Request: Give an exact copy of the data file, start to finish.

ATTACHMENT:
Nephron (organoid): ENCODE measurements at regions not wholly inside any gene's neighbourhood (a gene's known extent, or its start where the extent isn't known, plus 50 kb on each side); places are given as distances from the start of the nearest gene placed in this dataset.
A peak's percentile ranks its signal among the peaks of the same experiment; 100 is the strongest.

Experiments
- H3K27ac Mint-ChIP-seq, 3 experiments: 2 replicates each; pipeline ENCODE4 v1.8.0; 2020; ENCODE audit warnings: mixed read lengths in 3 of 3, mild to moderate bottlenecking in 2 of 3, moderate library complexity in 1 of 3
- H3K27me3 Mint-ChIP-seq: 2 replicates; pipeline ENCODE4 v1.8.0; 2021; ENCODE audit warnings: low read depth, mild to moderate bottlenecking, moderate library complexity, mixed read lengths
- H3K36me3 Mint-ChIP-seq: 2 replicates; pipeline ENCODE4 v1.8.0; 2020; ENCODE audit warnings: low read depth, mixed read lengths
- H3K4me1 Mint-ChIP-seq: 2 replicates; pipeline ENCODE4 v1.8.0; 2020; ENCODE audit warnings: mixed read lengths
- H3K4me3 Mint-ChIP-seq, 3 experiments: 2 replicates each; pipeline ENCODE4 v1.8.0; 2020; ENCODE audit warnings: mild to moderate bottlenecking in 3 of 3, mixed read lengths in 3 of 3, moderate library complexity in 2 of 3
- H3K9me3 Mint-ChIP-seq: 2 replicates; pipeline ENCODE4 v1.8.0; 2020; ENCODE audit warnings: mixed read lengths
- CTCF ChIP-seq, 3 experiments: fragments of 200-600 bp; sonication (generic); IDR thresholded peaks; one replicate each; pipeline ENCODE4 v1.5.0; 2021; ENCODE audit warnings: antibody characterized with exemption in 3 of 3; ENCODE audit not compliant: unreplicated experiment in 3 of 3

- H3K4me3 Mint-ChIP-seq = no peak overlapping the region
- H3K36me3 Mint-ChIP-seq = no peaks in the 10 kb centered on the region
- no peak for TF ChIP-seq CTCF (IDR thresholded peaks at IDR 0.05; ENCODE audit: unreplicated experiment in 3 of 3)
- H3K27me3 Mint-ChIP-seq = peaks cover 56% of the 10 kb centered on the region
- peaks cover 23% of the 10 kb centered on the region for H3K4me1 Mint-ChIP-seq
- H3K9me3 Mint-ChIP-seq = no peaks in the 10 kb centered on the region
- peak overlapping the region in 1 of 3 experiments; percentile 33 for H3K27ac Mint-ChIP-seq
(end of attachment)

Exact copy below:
Nephron (organoid): ENCODE measurements at regions not wholly inside any gene's neighbourhood (a gene's known extent, or its start where the extent isn't known, plus 50 kb on each side); places are given as distances from the start of the nearest gene placed in this dataset.
A peak's percentile ranks its signal among the peaks of the same experiment; 100 is the strongest.

Experiments
- H3K27ac Mint-ChIP-seq, 3 experiments: 2 replicates each; pipeline ENCODE4 v1.8.0; 2020; ENCODE audit warnings: mixed read lengths in 3 of 3, mild to moderate bottlenecking in 2 of 3, moderate library complexity in 1 of 3
- H3K27me3 Mint-ChIP-seq: 2 replicates; pipeline ENCODE4 v1.8.0; 2021; ENCODE audit warnings: low read depth, mild to moderate bottlenecking, moderate library complexity, mixed read lengths
- H3K36me3 Mint-ChIP-seq: 2 replicates; pipeline ENCODE4 v1.8.0; 2020; ENCODE audit warnings: low read depth, mixed read lengths
- H3K4me1 Mint-ChIP-seq: 2 replicates; pipeline ENCODE4 v1.8.0; 2020; ENCODE audit warnings: mixed read lengths
- H3K4me3 Mint-ChIP-seq, 3 experiments: 2 replicates each; pipeline ENCODE4 v1.8.0; 2020; ENCODE audit warnings: mild to moderate bottlenecking in 3 of 3, mixed read lengths in 3 of 3, moderate library complexity in 2 of 3
- H3K9me3 Mint-ChIP-seq: 2 replicates; pipeline ENCODE4 v1.8.0; 2020; ENCODE audit warnings: mixed read lengths
- CTCF ChIP-seq, 3 experiments: fragments of 200-600 bp; sonication (generic); IDR thresholded peaks; one replicate each; pipeline ENCODE4 v1.5.0; 2021; ENCODE audit warnings: antibody characterized with exemption in 3 of 3; ENCODE audit not compliant: unreplicated experiment in 3 of 3

- H3K4me3 Mint-ChIP-seq = no peak overlapping the region
- H3K36me3 Mint-ChIP-seq = no peaks in the 10 kb centered on the region
- no peak for TF ChIP-seq CTCF (IDR thresholded peaks at IDR 0.05; ENCODE audit: unreplicated experiment in 3 of 3)
- H3K27me3 Mint-ChIP-seq = peaks cover 56% of the 10 kb centered on the region
- peaks cover 23% of the 10 kb centered on the region for H3K4me1 Mint-ChIP-seq
- H3K9me3 Mint-ChIP-seq = no peaks in the 10 kb centered on the region
- peak overlapping the region in 1 of 3 experiments; percentile 33 for H3K27ac Mint-ChIP-seq